Loudon Wainwright: I mean, there were similarities. [Laughs] It’s funny you should mention that both Spinal Tap and Walk Hard. Last night I was at the New Yorker Festival with Judd Apatow and Christopher Guest, who’s an old friend of mine. Chris and I sang a Spinal Tap song called “Give Me Some Money.” I’ve done stuff with Judd [appearing in The 40-Year-Old Virgin and Knocked Up] and I wrote nine songs for [Walk Hard], none of which they used. [Laughs] We were all together last night because the three of us have been working on a new project just coming out next month on Netflix called Surviving Twin. It’s a theater piece Chris directed and Judd produced that we shot it in May in Los Angeles. It’s a 90-minute piece I’ve been developing where I perform some of my father’s writing. You know, my dad [Loudon Wainwright Jr.] was a well-known journalist, he wrote for Life. He had a column called “The View From Here.” So I have this show called Surviving Twin where I combined and connect some of my songs with his writing.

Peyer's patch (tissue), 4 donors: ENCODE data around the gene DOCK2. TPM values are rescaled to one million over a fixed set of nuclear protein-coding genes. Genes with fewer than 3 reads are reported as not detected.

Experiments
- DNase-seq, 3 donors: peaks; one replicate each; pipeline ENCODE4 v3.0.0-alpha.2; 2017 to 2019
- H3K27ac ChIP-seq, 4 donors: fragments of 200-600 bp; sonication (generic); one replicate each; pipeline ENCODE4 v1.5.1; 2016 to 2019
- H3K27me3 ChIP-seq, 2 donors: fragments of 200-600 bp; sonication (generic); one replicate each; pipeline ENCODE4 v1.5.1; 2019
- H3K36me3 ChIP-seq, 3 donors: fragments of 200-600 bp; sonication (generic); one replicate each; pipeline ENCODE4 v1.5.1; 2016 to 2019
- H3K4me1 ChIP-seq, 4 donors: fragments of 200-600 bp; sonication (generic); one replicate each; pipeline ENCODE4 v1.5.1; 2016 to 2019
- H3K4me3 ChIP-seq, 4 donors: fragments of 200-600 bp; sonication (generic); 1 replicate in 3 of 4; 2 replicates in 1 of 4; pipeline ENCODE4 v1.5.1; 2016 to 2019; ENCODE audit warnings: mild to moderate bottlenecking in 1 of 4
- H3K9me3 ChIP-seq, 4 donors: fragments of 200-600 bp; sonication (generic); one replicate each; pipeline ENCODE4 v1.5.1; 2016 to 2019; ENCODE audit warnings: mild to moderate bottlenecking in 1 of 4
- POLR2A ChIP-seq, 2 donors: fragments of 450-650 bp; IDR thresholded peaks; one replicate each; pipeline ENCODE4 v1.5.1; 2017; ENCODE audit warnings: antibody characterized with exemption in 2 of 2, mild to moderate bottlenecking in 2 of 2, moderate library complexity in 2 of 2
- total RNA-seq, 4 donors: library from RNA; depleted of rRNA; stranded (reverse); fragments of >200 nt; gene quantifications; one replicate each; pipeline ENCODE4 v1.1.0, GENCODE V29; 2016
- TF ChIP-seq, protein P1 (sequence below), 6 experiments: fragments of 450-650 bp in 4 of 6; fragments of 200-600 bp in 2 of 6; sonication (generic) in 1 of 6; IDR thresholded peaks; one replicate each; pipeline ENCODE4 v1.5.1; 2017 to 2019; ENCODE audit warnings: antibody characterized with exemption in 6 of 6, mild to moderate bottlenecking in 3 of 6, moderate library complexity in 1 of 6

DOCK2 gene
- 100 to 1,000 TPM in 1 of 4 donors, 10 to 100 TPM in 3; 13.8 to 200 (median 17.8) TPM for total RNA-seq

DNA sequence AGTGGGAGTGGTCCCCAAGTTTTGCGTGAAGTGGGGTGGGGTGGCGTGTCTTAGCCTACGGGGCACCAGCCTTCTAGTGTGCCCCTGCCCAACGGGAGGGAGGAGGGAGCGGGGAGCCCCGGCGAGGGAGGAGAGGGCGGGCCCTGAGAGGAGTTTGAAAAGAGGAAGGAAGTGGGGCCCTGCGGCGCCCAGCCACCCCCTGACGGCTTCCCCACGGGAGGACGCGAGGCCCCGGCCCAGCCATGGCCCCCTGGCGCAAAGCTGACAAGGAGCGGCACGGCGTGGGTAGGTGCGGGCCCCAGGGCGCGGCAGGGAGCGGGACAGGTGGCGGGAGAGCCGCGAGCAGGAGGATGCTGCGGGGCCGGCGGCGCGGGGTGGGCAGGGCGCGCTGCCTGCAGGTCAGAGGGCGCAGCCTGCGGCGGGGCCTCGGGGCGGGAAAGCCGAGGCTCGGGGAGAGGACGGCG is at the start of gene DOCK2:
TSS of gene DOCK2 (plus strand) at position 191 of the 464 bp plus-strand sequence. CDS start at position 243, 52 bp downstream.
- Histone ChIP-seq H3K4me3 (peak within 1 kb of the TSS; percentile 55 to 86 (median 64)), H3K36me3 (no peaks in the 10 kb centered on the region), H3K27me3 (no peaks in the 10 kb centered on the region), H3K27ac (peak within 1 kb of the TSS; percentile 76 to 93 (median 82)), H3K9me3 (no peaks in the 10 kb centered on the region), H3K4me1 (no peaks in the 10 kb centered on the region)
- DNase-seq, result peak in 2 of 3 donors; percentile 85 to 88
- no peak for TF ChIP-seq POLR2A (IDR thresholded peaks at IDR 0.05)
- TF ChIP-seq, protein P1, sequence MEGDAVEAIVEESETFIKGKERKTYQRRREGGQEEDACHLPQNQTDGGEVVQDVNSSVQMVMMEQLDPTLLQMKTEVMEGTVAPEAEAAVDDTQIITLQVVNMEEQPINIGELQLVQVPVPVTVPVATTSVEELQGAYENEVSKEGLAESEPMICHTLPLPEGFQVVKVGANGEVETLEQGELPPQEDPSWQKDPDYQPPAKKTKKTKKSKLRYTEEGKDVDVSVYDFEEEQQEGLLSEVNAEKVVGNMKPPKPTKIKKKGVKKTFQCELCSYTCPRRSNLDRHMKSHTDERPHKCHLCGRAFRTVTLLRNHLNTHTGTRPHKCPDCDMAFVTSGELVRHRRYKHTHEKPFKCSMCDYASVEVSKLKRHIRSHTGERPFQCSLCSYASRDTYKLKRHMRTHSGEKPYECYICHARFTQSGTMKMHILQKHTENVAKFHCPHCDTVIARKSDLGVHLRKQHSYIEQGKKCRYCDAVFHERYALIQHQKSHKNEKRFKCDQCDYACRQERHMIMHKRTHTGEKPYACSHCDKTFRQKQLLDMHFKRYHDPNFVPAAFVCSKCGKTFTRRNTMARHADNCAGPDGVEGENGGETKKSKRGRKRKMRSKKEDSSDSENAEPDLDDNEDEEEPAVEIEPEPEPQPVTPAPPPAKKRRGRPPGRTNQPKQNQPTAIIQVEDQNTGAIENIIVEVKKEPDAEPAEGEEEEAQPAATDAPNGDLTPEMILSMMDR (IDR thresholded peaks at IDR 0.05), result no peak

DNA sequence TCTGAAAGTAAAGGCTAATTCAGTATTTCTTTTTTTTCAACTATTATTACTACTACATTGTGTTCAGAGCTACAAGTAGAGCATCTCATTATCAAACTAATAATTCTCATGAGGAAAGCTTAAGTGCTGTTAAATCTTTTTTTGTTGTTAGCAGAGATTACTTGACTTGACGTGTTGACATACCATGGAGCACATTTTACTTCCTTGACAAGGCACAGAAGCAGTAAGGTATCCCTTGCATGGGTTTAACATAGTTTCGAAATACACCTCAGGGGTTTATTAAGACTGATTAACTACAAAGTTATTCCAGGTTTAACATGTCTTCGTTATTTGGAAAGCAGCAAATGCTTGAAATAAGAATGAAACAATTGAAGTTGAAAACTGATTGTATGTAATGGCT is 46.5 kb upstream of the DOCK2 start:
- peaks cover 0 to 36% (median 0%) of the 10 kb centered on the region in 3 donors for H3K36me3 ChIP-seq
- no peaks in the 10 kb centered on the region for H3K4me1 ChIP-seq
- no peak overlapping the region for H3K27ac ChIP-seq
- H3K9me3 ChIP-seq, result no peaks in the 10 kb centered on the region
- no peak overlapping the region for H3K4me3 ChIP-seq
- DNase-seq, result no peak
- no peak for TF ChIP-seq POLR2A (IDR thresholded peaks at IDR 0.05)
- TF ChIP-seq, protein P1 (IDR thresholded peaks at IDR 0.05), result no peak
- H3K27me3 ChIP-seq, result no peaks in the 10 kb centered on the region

AD: Is it comedic or more serious?
Loudon Wainwright: There are some funny songs. I do a couple, like “Being a Dad,” and there’s a song about walking my dog. But a lot of it is performing my dad’s text. Some of that is funny, too. There’s a very funny piece that he wrote about buying a suit London in 1965 on Savile Row. It’s got humor in it and it’s got some…other stuff, too. It was very exciting to film. I hope people get something out of it. words/j woodbury